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The new timetable is the most pessimistic to date from customers that also include American and Southwest airlines. Boeing recently halted production of the single-aisle jetliner, involved in two crashes that killed 346 people, which it hasn't been able to deliver to customers since March.
The best-selling model in Boeing's history, the Max is the latest version of an airliner introduced in 1967 and was designed at a time when jet fuel prices were spiking to be more fuel-efficient than its predecessors. Deliveries of the planes didn't start until mid-2017, and only about 70 were flown by U.S. carriers when the Federal Aviation Administration told airlines not to use them while a fix for anti-stall software linked to both crashes was developed.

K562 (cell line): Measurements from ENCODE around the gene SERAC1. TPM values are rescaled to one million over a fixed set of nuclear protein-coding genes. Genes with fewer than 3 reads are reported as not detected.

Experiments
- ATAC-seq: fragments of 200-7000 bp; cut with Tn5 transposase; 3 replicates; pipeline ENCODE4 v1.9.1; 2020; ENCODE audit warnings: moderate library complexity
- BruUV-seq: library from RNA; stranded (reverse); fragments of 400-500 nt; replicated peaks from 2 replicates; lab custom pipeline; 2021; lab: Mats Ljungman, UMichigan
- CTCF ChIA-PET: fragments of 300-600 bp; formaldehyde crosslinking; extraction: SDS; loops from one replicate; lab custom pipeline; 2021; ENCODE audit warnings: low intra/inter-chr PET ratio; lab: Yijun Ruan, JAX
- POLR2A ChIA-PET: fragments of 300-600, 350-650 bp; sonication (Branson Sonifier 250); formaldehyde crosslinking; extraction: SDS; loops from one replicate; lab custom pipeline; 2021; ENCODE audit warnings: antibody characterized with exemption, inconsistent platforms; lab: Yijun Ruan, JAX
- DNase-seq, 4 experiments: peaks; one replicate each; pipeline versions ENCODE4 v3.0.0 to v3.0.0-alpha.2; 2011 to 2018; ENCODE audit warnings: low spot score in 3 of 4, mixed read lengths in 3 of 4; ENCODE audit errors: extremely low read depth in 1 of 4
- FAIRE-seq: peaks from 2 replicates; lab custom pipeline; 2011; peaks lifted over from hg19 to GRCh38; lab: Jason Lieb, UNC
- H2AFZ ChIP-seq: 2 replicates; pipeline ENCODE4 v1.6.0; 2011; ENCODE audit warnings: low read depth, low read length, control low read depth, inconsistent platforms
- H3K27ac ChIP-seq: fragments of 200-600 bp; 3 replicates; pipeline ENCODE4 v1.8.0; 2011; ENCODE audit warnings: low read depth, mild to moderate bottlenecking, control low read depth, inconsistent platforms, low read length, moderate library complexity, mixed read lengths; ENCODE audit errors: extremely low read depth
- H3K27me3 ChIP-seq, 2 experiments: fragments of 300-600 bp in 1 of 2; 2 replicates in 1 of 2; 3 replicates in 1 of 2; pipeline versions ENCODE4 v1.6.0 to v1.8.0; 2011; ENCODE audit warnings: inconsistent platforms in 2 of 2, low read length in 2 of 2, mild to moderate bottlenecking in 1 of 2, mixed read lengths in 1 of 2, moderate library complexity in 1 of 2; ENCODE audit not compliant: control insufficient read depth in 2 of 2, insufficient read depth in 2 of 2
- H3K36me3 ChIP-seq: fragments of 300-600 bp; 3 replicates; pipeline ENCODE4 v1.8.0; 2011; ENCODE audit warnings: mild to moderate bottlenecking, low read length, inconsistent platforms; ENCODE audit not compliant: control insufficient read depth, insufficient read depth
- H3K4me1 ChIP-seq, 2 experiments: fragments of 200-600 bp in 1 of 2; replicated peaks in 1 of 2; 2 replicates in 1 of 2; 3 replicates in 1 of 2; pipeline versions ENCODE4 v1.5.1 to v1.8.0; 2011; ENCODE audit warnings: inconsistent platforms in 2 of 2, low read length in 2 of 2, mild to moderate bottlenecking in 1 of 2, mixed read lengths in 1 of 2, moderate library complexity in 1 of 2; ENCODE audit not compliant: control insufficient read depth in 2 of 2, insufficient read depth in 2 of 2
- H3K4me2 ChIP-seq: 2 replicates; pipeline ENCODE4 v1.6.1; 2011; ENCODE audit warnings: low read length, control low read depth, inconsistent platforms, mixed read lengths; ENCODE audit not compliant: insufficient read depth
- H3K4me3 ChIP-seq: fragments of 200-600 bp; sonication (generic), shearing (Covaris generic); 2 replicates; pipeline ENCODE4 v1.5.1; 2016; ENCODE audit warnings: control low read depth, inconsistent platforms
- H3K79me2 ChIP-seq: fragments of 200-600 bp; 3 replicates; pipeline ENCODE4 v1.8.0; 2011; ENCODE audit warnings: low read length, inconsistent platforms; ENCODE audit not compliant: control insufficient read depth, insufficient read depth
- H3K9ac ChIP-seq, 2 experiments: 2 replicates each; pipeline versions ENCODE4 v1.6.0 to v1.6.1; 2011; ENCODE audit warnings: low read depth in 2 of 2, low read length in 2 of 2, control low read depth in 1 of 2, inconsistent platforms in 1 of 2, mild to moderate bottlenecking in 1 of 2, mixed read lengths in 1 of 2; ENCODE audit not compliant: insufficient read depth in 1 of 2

"Pushing our timeline back to early June is what is best for our customers and our operation," said Frank Benenati, a spokesman for Chicago-based United. By moving the return-to-service date back more than just a month -- as we have done previously throughout 2019 -- it allows us to have more certainty by providing our customers and our operation a firmer and more definitive timeline."